This is a wonderful light English summer pudding originally dating back to the 16th century- and possibly earlier! For the recipe we use damsons to provide a fantastic strong flavour. This year we have had an abundance of plums and damsons and it is logical to use them in this splendid manner. Traditionally gooseberries are used as an early summer choice but they have long since finished, though we did put some in the freezer for an outing later in the year! The origin of the term ‘fool’ is unclear though it is thought by some to come from the french verb ‘fouler’ (to press or crush as in grapes for wine), although others like the Oxford English Dictionary dismiss this idea. Anyway, whatever its origins it is quite delicious as a pud or tea time treat !

Ingredients

(serves 2)

200ml double cream
1 tsp vanilla extract
1 dsp icing sugar
1 tsp greek yoghurt
Damson purée

For the damson purée

1) Take a bowl of stewed damsons with the stones removed (-keep some to add to the fool itself)

2) Sieve them into another bowl

3) Add icing sugar to sweeten to taste

fanny and brendas gorgeous damson fool

Method to make the Damson Fool

1) Place cream in bowl with vanilla and icing sugar and whip till thick

2) Add greek yoghurt and stir in

3) Pour in some of the purée and some of the stewed damsons and stir in lightly. I like the ‘not totally stirred in’ look with its streaks of colour.

4) Spoon into glasses interspersing with the puree to add to the two tone effect

5) Eat

fanny and brendas gorgeous damson fool

Ham and Mushroom Fricasée

fanny and brendas ham and mushroom fricasée

All good things come to an end and sadly Brenda has returned from her holiday with Bebe. It seems that she resorted to some of her more dubious past by scrumping in other’s orchards while staying in the middle of Herefordshire. It wasn’t helped that Bebe encouraged this gross misconduct by threatening anyone who challenged their fruit pilfers with an armed shotgun. (I wouldn’t dare challenge Bebe with or without a shotgun in hand! She’s a hairy lipped old dragon that even frightens the local constabulary). Sometimes I do wonder sometimes how these two managed to inveigle their way into my otherwise quiet life.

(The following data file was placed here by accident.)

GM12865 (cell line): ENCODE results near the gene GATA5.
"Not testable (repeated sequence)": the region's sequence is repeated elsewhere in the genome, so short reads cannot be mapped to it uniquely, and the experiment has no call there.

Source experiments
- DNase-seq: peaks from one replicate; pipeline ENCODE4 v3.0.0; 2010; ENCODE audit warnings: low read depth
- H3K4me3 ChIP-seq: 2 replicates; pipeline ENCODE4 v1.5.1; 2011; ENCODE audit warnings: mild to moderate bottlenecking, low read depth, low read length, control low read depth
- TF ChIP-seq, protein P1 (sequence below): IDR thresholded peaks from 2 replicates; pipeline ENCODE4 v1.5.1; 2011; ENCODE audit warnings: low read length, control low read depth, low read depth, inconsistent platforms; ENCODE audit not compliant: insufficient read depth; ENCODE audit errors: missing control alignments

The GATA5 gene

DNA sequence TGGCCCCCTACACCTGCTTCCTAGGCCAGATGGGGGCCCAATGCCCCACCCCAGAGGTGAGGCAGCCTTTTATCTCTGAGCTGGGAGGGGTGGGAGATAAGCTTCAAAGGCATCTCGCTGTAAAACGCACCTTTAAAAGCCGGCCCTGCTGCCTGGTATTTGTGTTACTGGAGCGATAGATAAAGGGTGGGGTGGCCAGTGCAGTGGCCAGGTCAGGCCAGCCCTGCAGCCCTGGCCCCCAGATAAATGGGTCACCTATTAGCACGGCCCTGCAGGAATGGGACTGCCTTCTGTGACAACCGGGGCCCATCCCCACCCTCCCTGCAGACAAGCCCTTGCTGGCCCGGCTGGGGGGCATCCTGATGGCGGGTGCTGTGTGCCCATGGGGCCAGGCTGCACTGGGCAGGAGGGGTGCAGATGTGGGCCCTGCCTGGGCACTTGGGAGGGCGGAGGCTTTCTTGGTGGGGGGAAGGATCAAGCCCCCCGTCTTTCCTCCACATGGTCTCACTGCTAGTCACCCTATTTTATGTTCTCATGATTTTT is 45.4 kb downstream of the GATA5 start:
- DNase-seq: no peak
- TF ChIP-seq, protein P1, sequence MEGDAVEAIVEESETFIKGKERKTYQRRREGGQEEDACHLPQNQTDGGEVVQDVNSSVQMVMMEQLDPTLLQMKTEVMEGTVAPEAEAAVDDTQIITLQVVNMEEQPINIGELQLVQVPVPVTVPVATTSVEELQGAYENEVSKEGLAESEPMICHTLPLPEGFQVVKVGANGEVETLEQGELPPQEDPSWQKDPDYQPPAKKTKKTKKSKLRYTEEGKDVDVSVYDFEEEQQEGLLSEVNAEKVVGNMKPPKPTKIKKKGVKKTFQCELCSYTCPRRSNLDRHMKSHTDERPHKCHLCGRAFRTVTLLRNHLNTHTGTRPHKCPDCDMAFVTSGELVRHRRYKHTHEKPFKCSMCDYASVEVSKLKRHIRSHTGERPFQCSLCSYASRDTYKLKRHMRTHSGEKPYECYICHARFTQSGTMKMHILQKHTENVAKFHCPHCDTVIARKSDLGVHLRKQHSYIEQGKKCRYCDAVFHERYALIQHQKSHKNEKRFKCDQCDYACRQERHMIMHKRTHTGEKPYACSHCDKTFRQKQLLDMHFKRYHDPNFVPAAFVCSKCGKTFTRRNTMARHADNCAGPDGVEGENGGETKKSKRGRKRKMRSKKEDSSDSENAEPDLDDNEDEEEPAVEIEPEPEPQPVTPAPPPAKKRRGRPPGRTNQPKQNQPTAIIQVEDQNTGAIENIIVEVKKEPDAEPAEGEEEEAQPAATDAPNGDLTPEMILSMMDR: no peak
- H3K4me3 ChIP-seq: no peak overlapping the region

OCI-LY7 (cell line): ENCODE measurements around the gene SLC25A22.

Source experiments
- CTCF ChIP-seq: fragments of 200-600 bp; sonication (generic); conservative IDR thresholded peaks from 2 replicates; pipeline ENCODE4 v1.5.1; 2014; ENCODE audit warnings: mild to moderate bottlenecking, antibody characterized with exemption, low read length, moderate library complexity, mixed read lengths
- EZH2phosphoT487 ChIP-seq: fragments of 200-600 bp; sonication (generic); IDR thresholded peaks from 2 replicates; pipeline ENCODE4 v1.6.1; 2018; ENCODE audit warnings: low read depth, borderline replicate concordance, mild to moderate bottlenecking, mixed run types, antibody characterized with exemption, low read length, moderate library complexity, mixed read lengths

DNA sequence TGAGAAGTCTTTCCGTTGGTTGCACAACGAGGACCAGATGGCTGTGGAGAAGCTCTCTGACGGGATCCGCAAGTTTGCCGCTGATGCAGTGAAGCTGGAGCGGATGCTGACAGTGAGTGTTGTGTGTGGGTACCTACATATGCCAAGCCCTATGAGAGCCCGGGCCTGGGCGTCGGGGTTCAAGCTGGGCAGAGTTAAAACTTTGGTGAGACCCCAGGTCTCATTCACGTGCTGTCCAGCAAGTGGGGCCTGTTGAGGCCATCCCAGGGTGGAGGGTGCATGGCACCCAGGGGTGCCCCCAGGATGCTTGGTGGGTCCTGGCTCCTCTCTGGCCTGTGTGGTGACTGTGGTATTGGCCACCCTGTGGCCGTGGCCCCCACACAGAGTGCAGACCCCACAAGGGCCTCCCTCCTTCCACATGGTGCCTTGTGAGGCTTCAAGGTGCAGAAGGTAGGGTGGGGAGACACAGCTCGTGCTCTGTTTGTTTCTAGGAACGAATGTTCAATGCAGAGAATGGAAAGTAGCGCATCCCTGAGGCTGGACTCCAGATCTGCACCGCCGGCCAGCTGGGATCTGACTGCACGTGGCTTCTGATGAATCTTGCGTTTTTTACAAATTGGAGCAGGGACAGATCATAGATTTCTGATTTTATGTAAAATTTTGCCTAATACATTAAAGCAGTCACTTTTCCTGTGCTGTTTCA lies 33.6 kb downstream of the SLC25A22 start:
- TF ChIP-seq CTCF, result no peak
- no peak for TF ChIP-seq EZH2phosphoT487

Now that the squawking maladroit is back I am faced with feeding her again. The other day I cooked a gorgeous ham for myself and a most attractive young man but we didn’t eat it all. For this recipe I used some of its leftovers. I like meals that use leftovers, they are often as or even more tasty than the original. This is a satisfying cheap main course and good for a mid week supper.

fanny and brendas ham and mushroom fricasée

(Serves 4)

Ingredients

knob of butter
olive oil
1 large onion, finely chopped
3 cloves garlic, crushed
1 stick celery – peeled and finely diced
1 medium carrot- finely diced
1 leeks – well washed and cut into fairly narrow rings, although they’ll fall apart
125g mushrooms – finely chopped
100ml ham or chicken stock
Glass of dry white wine